Daily US Times: Learjet, once synonymous with private jet travel for the famous and super-rich, will stop production this year.
Bombardier, the owner of the private jet producer, has seen sales decline among its wealthy customers who are now demanding more comfortable and bigger private aircraft to carry them around the world.
The Learjet allows up to eight people to travel in relative luxury, and was championed by the likes of Frank Sinatra, Arnold Palmer and James Brown.
Having first flown in 1963, Canadian manufacturer Bombardier said the Learjet, created by US inventor Bill Lear, would be discontinued to focus on its other business jet models, the Global and Challenger series.
Greg Waldron, Asia editor of aviation magazine FlightGlobal, says: “Learjet is iconic in that the very name was interchangeable with ‘business jet’ for decades.”
“Ultimately, though, the market evolved and moved on and without the right commitment it is difficult to keep an aviation brand relevant over the longer term.”
Wealthy customers for private jets are increasingly looking for jets with larger cabins, like the Embraer Phenom 100, General Dynamics’ Gulfstream and Bombardier’s own Global series.
These come with beds and showers and connect passengers to cities across the globe without the need to refuel.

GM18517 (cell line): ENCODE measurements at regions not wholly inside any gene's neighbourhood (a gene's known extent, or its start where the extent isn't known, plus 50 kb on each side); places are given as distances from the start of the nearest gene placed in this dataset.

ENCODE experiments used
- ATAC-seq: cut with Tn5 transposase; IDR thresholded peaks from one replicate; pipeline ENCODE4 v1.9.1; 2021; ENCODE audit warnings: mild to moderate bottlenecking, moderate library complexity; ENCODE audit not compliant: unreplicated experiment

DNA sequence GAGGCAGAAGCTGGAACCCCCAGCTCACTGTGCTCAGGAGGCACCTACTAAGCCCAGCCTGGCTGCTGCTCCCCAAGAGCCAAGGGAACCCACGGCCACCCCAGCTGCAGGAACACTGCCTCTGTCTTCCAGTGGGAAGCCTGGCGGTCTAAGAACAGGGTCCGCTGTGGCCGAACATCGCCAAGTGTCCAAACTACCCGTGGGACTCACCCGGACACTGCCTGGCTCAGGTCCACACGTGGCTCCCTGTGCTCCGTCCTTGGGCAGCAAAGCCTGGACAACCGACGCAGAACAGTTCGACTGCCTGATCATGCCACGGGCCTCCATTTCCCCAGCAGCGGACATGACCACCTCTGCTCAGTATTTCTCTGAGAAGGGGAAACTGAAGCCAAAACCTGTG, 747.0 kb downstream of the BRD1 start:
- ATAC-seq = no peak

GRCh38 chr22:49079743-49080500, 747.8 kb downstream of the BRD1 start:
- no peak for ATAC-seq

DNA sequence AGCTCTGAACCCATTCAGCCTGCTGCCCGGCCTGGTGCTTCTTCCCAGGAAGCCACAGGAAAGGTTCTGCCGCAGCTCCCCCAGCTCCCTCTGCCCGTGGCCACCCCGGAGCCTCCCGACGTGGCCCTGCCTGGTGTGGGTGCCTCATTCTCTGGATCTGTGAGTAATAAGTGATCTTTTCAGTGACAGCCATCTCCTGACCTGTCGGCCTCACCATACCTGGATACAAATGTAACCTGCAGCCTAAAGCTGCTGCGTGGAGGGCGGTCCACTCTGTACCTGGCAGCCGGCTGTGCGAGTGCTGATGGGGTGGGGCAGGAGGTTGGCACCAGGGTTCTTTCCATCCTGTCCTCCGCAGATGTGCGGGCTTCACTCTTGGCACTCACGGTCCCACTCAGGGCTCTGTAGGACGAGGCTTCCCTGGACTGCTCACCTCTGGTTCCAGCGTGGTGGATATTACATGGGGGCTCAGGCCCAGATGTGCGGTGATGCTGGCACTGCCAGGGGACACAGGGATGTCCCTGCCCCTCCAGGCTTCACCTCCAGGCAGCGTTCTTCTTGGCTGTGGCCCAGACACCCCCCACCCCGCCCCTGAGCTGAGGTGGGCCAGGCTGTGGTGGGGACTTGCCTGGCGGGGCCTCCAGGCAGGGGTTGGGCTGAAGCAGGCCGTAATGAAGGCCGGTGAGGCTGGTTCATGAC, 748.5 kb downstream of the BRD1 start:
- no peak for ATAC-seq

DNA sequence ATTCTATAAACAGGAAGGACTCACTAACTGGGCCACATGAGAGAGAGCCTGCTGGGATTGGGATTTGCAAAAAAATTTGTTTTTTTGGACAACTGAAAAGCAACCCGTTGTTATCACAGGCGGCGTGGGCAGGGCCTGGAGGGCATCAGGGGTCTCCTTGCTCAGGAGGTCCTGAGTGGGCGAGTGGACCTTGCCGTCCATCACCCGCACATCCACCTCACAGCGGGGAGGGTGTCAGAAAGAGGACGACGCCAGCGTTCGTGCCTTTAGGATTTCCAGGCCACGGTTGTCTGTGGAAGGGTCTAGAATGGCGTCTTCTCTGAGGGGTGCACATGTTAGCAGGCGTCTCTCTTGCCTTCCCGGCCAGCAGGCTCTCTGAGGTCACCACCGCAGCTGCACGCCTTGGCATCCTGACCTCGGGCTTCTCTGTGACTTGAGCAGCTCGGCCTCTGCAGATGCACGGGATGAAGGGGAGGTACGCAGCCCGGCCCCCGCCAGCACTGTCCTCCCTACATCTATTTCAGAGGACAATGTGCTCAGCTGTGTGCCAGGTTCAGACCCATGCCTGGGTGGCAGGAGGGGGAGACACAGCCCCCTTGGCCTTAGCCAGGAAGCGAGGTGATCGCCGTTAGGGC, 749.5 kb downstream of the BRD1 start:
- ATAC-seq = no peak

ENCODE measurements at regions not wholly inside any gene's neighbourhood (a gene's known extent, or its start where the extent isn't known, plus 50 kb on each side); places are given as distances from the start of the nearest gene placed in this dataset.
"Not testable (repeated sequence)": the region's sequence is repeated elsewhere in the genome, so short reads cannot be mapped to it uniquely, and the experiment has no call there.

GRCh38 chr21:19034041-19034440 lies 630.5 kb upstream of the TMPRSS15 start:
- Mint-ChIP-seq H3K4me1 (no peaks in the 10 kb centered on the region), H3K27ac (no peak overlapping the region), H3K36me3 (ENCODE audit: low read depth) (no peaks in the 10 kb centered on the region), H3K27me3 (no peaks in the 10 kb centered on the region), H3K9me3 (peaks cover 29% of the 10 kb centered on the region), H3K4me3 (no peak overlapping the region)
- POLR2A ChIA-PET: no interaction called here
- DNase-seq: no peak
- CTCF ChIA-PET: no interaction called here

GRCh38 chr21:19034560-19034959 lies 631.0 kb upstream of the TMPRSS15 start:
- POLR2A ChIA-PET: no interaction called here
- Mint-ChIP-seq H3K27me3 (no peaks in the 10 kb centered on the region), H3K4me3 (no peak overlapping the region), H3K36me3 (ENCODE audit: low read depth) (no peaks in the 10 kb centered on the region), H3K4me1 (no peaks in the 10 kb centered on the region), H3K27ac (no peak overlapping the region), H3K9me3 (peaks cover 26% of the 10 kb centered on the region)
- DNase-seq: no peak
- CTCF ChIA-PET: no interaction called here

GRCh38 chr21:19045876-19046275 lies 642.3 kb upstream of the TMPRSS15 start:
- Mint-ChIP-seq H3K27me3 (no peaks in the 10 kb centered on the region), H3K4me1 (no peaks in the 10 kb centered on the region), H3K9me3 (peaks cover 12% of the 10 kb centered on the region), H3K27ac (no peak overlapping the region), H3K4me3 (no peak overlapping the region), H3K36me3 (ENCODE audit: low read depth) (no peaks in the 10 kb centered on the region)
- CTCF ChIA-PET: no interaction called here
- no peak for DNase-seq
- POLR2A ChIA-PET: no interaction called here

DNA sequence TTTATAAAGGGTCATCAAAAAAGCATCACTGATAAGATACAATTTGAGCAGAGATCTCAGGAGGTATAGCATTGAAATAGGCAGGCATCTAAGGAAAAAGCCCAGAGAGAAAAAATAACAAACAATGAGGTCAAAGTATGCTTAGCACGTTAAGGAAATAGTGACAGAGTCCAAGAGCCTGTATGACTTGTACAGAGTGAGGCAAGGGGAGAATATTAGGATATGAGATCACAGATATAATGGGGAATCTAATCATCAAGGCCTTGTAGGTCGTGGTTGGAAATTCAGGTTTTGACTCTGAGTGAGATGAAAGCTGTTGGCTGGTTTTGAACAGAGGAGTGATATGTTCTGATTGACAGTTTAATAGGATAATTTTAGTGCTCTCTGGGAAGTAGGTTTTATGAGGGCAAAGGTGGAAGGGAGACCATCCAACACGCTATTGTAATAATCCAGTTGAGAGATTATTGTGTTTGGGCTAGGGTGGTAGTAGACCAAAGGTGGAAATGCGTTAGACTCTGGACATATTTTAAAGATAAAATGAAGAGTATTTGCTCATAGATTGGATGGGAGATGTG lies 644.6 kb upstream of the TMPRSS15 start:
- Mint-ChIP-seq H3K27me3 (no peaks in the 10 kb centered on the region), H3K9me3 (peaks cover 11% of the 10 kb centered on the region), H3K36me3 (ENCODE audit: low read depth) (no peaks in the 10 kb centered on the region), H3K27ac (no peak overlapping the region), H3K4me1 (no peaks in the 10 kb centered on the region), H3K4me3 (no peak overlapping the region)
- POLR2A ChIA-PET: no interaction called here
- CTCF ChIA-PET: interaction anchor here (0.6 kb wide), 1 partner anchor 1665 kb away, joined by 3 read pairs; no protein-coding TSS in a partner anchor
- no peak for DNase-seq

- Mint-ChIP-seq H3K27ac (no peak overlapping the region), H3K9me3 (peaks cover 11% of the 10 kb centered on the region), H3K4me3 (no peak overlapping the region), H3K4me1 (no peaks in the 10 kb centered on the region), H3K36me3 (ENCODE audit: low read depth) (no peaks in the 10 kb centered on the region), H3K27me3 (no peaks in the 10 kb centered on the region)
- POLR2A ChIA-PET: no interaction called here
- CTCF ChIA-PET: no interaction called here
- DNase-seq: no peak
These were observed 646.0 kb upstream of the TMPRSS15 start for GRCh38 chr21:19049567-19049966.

Learjet’s demise, which has not been helped by the coronavirus pandemic, follows that of the equally iconic Boeing 747, which will cease production next year.
Eric Martel, Bombardier’s chief executive, says the “difficult decision” was part of a cost-cutting plan designed to save $400m (£290m) a year by 2023.
It includes the loss of 1,600 jobs in the US and Canada when production finally ends in the last quarter of 2021.
The private jet producer also includes some parts manufactured in Belfast, Northern Ireland.
Having sold more than three thousands Learjets during its six-decade run, the aircraft’s heyday was the 1960s to 1980s when it created the business jet market.
Aircraft Owners and Pilots Association (AOPA) magazine editor Thomas Horne said: “It started an industry and was the chariot of choice in the booming 1960s – made for the Mad Men of the day.”
“To many, any business jet is a’ Learjet’ – even if it’s a Falcon 8X or something else.”
The Learjet is just one of the casualties of an aviation industry battered by tough travel restrictions due to Covid pandemic, but some feel it may not completely disappear.
Christophe Chicandard, a director at private jet consultancy Jet8 said: “Bombardier has tried to sell LearJet on numerous occasions but it never happened as production sites and jobs needed to be preserved in Wichita and Belfast.”
He said China, India and Russia come to his mind as potential buyers of Learjet as they all have large domestic markets and no manufacturing of such aircraft type. The brand remains very strong.
Bombardier says it will continue to maintain and support existing Learjets, and offer upgrades to aircraft and interiors after the production line closes.